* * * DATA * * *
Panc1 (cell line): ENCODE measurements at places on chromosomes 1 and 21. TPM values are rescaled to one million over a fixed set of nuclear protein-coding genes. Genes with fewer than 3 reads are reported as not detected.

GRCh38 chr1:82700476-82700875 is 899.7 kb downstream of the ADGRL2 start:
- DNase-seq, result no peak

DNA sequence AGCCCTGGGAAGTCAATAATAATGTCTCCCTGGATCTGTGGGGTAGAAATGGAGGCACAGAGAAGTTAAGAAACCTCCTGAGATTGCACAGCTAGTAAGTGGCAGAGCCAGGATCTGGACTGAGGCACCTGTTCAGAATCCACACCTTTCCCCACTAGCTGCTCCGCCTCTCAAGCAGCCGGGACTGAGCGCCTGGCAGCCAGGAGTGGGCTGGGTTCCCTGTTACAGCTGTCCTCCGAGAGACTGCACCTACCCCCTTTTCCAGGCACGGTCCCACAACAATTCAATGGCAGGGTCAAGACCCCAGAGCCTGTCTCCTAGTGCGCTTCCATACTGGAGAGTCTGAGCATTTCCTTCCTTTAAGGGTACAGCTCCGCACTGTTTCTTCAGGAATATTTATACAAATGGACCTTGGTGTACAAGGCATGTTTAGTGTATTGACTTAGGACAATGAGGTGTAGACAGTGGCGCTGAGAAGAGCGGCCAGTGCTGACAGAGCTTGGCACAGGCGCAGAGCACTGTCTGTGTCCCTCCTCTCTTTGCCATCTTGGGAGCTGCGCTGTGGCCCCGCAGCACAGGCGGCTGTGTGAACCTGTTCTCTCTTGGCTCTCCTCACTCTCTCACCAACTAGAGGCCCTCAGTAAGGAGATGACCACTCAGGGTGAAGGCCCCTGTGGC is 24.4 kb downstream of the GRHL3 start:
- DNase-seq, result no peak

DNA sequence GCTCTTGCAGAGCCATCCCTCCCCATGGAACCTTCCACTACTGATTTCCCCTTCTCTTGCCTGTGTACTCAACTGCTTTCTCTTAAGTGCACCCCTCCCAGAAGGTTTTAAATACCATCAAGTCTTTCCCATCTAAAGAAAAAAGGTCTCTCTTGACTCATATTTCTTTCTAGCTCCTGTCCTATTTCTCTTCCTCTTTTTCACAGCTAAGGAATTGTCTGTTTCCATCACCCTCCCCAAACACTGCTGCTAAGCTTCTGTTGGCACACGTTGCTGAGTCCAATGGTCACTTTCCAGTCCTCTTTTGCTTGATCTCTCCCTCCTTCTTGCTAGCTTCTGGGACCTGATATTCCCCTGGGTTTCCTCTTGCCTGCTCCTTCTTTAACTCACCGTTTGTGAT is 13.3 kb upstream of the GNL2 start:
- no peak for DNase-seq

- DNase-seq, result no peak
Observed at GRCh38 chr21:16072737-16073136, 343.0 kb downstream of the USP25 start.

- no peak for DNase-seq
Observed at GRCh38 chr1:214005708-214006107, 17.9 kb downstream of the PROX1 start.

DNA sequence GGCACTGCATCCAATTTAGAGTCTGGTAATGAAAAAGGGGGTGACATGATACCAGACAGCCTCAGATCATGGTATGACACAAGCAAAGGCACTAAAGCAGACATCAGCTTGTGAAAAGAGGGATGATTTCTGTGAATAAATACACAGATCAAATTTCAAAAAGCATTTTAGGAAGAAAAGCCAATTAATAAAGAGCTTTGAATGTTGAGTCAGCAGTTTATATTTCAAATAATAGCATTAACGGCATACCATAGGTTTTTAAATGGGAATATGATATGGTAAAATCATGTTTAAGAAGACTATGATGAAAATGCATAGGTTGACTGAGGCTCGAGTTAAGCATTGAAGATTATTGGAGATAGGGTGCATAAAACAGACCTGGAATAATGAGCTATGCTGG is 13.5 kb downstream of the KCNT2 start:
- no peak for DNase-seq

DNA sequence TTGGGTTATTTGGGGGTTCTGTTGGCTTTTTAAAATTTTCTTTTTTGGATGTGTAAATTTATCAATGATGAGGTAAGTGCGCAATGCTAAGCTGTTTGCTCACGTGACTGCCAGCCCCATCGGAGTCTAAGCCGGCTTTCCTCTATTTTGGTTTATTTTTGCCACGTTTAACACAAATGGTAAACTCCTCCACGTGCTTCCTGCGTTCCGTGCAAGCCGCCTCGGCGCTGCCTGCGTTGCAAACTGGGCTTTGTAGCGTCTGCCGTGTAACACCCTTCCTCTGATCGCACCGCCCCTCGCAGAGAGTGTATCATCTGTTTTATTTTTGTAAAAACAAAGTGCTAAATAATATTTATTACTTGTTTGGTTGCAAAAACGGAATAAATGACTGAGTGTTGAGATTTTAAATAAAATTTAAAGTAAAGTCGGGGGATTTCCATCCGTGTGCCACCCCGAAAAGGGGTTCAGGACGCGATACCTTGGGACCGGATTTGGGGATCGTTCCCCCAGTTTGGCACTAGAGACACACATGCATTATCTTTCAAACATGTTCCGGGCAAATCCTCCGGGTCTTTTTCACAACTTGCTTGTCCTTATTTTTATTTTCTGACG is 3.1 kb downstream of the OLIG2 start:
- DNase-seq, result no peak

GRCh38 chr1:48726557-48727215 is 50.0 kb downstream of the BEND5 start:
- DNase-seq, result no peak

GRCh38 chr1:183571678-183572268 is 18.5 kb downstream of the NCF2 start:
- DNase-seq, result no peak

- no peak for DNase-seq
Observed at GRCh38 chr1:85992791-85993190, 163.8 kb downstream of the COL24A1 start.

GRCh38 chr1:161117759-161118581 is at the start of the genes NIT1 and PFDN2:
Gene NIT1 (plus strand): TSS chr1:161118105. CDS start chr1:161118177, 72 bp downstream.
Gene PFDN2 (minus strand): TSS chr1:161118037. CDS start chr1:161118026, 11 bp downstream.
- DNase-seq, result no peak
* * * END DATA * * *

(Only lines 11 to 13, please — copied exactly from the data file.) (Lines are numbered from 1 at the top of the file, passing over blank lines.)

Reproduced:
Observed at GRCh38 chr1:214005708-214006107, 17.9 kb downstream of the PROX1 start.

DNA sequence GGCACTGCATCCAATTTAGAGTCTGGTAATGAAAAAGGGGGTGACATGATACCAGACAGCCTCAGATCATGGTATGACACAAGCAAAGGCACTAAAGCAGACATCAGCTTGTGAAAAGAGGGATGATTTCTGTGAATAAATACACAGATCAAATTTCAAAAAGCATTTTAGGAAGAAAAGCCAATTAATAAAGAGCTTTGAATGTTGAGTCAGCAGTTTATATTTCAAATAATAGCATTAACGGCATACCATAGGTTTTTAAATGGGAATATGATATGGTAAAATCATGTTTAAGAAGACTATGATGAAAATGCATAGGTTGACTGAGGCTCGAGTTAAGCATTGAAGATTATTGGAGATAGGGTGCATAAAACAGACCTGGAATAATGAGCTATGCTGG is 13.5 kb downstream of the KCNT2 start:
- no peak for DNase-seq